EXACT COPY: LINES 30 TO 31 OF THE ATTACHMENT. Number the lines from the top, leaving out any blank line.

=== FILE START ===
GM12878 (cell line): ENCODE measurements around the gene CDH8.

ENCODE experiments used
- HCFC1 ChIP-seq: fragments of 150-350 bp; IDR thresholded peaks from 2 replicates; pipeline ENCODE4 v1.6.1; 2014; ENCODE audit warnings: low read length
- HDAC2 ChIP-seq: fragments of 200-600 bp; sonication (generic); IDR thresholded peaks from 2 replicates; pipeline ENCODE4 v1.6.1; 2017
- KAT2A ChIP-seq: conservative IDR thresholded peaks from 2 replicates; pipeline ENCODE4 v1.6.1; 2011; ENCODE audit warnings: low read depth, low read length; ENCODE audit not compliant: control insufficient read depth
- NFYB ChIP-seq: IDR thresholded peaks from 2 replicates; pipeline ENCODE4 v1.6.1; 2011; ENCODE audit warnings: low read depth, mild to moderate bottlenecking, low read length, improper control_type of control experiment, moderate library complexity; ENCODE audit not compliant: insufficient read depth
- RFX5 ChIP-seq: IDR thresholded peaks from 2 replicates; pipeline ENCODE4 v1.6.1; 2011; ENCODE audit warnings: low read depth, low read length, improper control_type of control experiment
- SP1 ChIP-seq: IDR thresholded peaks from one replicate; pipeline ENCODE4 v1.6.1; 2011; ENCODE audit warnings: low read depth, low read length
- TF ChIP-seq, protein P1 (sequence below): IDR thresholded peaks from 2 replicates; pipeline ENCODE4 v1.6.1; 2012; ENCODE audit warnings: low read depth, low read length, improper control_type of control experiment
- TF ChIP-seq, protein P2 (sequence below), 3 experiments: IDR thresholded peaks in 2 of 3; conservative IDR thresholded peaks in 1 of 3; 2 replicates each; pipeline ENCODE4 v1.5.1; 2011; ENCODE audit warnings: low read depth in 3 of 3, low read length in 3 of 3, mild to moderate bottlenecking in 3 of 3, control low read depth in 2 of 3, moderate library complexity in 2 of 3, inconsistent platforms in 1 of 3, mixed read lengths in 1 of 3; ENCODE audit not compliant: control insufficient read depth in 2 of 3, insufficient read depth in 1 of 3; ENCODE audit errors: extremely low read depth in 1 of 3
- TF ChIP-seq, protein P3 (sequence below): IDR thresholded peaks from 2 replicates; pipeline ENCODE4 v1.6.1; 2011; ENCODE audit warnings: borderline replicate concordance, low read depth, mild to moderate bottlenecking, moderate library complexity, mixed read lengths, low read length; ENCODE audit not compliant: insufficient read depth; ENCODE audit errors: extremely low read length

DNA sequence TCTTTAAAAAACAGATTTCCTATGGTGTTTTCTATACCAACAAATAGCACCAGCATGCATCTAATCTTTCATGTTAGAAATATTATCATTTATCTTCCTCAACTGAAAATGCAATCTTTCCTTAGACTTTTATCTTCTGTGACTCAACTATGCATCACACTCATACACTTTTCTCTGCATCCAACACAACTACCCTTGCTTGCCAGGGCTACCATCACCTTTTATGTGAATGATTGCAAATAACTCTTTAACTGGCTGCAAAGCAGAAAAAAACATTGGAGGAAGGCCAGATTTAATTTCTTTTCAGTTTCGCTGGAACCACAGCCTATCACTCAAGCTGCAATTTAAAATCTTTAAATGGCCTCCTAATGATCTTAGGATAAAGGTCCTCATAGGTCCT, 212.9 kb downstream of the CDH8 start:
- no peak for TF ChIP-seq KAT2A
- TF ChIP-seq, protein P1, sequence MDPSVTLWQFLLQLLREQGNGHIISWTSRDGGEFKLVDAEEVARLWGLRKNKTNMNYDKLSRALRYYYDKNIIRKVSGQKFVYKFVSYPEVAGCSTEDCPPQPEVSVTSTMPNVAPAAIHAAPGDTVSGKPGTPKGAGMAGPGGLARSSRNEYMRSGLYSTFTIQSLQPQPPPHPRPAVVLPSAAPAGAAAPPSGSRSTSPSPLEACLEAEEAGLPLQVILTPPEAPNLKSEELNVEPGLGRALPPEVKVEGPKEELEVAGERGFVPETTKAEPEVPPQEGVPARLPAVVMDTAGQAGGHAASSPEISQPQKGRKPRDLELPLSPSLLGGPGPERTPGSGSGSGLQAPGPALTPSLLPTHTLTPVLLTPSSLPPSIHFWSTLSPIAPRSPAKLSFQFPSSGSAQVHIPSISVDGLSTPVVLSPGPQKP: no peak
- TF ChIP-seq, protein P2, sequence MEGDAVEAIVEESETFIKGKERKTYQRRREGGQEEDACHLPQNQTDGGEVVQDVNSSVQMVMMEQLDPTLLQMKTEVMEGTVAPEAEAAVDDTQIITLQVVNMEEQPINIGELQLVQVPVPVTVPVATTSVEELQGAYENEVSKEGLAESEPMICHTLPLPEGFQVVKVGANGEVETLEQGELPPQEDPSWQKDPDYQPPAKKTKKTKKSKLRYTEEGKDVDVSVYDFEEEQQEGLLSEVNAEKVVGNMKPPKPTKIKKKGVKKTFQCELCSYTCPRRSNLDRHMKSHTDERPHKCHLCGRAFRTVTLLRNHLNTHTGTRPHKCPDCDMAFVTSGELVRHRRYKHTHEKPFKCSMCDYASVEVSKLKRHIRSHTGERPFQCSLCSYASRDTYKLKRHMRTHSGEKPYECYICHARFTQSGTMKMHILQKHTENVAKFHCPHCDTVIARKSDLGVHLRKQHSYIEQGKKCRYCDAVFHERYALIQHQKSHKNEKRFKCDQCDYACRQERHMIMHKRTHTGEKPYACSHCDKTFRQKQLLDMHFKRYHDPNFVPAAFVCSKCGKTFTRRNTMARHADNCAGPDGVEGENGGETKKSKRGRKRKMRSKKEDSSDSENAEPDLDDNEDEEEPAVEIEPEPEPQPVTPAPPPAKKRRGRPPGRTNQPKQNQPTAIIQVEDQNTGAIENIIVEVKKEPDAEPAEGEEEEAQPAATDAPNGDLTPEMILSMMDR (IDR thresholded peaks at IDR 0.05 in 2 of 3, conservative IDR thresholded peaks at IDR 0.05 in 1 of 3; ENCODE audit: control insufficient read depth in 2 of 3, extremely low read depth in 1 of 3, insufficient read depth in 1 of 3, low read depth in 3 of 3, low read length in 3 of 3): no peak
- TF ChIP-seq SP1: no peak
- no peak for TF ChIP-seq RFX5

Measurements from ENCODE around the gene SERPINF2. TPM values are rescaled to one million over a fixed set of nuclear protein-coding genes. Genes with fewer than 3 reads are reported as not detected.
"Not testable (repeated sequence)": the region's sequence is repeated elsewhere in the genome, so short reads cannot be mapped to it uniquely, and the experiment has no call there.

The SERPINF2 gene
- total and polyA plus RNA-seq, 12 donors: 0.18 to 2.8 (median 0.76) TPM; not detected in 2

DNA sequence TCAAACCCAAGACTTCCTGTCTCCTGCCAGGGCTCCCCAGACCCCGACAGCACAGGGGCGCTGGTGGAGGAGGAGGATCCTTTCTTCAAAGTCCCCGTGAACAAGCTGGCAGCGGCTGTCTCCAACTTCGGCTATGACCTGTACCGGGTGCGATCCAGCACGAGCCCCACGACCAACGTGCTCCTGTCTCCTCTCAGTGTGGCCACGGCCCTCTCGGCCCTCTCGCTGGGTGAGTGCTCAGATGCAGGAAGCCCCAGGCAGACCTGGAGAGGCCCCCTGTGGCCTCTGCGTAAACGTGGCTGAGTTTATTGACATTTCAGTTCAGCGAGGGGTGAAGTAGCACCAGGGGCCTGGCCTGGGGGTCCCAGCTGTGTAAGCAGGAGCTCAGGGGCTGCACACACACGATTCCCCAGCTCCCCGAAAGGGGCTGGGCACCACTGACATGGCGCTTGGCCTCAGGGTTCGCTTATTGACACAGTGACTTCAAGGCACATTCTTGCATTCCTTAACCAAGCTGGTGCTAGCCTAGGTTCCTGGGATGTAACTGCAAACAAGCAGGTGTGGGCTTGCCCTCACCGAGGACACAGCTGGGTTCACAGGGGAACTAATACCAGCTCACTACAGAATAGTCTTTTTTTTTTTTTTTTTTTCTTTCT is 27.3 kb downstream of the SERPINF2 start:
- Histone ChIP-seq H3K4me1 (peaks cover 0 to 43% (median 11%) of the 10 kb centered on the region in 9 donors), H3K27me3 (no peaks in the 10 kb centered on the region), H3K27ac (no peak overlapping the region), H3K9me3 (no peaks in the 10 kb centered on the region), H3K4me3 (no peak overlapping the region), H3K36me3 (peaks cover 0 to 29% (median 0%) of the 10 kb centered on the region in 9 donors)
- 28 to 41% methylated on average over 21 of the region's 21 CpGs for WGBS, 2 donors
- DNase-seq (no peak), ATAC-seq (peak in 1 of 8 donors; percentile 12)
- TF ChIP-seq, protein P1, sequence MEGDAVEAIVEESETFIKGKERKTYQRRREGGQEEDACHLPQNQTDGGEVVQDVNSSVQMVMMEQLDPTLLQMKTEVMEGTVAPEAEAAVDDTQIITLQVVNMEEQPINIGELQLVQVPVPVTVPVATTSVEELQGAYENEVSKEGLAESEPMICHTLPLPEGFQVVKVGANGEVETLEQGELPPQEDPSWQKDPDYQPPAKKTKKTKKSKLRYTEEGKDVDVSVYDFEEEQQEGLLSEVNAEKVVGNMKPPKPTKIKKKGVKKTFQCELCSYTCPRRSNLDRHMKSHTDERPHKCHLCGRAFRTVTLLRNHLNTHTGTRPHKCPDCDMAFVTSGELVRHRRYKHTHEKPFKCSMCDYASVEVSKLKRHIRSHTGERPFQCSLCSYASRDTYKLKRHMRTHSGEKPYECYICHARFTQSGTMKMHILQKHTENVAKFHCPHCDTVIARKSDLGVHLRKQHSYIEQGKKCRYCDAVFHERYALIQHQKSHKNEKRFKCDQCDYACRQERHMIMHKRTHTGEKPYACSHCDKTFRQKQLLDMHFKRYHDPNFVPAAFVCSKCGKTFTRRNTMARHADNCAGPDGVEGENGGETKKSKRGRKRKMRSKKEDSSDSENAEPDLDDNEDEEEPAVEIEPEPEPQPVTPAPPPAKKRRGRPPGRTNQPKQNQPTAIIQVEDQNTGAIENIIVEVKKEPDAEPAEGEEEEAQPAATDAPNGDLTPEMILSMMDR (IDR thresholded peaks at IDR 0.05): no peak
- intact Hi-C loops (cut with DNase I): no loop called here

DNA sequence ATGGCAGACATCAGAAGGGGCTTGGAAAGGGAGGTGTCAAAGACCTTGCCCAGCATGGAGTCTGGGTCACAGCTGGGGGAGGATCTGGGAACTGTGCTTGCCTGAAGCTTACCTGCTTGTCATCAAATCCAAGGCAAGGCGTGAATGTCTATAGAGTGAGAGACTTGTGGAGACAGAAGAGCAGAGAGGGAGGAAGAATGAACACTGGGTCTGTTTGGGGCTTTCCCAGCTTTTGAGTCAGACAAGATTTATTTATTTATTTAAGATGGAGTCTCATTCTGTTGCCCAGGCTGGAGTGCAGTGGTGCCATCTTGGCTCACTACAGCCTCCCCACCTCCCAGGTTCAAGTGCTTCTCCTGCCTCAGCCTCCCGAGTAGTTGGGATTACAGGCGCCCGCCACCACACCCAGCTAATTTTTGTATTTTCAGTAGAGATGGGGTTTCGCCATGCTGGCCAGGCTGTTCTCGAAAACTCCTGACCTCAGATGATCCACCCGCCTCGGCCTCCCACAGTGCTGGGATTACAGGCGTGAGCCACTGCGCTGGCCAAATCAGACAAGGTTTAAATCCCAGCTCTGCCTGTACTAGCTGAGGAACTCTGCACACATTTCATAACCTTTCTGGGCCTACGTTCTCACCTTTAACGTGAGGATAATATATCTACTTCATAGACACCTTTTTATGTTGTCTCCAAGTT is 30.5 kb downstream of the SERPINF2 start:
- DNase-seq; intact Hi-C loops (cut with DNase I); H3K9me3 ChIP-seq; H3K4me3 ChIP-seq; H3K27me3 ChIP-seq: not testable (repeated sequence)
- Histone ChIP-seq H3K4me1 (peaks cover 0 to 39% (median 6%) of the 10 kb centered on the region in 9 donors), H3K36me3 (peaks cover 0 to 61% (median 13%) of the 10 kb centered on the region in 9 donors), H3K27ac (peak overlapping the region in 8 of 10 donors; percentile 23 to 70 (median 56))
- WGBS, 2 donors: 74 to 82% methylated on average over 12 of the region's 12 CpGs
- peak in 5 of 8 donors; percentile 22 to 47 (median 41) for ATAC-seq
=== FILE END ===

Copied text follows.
- Histone ChIP-seq H3K4me1 (peaks cover 0 to 39% (median 6%) of the 10 kb centered on the region in 9 donors), H3K36me3 (peaks cover 0 to 61% (median 13%) of the 10 kb centered on the region in 9 donors), H3K27ac (peak overlapping the region in 8 of 10 donors; percentile 23 to 70 (median 56))
- WGBS, 2 donors: 74 to 82% methylated on average over 12 of the region's 12 CpGs